Like many of today's mums, Faith Kirkpatrick waited until she was in her 30s before she tried to get pregnant. Then she knew her biological clock was ticking.
"I'm a planner," said 34-year-old Kirkpatrick. "So once my husband and I made the decision, I wanted to get pregnant quickly."
With the help of a saliva monitor ovulation test, Kirkpatrick was pregnant in two months. "Month 1, we tried, but it didn't work," she said. "Month 2, we tried harder!" Kirkpatrick's daughter, Logan, was born in November.
The word "ovulation" dates to the 1700s, but it was misunderstood for most of human history. Doctors knew the definition: An egg (ovum) travels from an ovary, down a fallopian tube, in search of sperm. If a sperm scores a touchdown, it may grow into a foetus. If not, the uterine lining sheds and the woman menstruates.
The timing of the egg's journey, though, was a mystery. So incorrect fertility advice came from everyone from Plato (have sex once a week, he advised) to Aristotle (have sex anytime during the month but separate slowly afterward, and refrain from sneezing).
Finally, in 1946, American physician George Papanicolaou (the Pap smear inventor) wrote that ovulation occurs two weeks after a woman's period and can be identified by a fern-like pattern in the vaginal mucus. His research subjects were his laboratory guinea pigs and his wife, Mary.
The "Day 14" advice still rules, even though timing varies from one woman to the next. "You may have regular periods but not ovulate," said Dr Jane Frederick, medical director of California based HRC Fertility. "Or you may have no periods, then ovulate."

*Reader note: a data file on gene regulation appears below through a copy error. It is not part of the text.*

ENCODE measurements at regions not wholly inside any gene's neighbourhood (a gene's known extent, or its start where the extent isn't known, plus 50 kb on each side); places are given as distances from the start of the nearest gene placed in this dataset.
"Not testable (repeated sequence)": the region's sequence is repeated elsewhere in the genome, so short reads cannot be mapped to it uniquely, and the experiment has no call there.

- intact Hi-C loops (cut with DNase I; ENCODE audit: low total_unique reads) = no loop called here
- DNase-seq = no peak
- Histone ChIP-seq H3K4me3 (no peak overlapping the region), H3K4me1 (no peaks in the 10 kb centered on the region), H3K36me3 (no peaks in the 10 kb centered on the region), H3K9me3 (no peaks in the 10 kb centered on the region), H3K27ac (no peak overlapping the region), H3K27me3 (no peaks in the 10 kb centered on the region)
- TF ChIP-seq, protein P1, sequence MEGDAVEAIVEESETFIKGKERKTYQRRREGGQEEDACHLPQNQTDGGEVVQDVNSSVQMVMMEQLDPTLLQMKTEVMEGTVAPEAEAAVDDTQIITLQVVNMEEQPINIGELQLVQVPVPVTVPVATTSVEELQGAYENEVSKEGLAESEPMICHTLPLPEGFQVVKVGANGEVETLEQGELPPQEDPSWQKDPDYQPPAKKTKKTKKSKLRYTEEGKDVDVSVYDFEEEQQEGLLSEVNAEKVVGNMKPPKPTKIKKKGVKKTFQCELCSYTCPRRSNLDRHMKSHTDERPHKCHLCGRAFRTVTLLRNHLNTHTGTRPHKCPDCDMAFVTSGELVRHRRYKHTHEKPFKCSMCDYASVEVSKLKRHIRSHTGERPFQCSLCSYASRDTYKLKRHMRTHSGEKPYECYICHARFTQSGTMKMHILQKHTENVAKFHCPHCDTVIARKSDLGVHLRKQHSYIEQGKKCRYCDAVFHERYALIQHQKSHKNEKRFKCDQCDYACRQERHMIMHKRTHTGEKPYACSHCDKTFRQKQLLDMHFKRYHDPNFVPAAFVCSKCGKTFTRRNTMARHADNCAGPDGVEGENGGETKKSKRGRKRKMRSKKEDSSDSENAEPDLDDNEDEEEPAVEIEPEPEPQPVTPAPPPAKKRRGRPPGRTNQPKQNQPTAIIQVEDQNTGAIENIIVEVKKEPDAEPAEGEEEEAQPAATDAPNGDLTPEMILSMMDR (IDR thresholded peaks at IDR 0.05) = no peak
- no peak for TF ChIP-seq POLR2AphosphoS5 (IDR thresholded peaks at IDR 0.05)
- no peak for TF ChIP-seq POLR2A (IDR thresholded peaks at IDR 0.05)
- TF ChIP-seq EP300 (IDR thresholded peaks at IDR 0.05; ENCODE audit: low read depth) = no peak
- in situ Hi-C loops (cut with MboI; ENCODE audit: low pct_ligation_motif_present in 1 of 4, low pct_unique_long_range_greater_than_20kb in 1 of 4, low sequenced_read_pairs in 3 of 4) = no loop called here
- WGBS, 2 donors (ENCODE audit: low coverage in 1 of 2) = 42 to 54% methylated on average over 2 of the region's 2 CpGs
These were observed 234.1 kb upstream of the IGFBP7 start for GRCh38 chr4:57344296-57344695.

Sperm don't follow rules either. "They're sneaky," Frederick said. "They can lie in wait for an egg for 48 to 72 hours."
A woman who is trying to get pregnant is against the clock because her egg supply decreases monthly.
"You have the highest number of eggs - about 6 million - in your fifth month in utero," Frederick said. "By puberty, it's 200,000. Your best eggs are those released in your 20s. After that, they're fewer and feebler."
Initial tests for Frederick's infertility patients include checking their egg reserves, looking for fallopian-tube blockages and analysing their partners' sperm quality.
A woman can have some control in determining the best time to try. At home, she can monitor ovulation by catching a temperature spike with a basal-temperature thermometer or with urine or saliva-based ovulation kits. The saliva type is reusable and indicates a longer window of opportunity. But, Frederick warned, it measures salt, which is higher among overweight women, ovulating or not.
Also, women use ovulation kits not only to determine when to get pregnant but also when they won't get pregnant.
"The pill makes me nauseous," Kirkpatrick said. "So the kit helps me use a more natural form of birth control while I'm trying to avoid pregnancy. Then, when I'm ready to have another baby, it will help me know which days to try."
Ovulation myths and facts
The science of ovulation is young, so it's no wonder myths persist. Are the following true or false?
You don't ovulate after being on the pill. False. In fact, Frederick said, the pill can help regulate your irregular cycle before you try to get pregnant.
Drinking cough syrup triggers ovulation. False, but if it contains alcohol, it may loosen inhibitions.
Tender breasts or abdominal cramping signal ovulation. It depends. Many women feel no signals.
Breast-feeding prevents ovulation. False. Witness all the siblings born nine months apart.
Being overweight or underweight affects ovulation. True.
Swallowing semen increases fertility. False. "Your reproductive plumbing is at the other end!" Frederick said.
Adopting causes pregnancy. False. "You can adopt a child and get pregnant the same year, but one doesn't cause the other," Frederick said.
Too much sex can reduce fertility. True. For best results, give the sperm a chance to regenerate.
Getting a new partner can alter your cycle. True.
- Chicago Tribune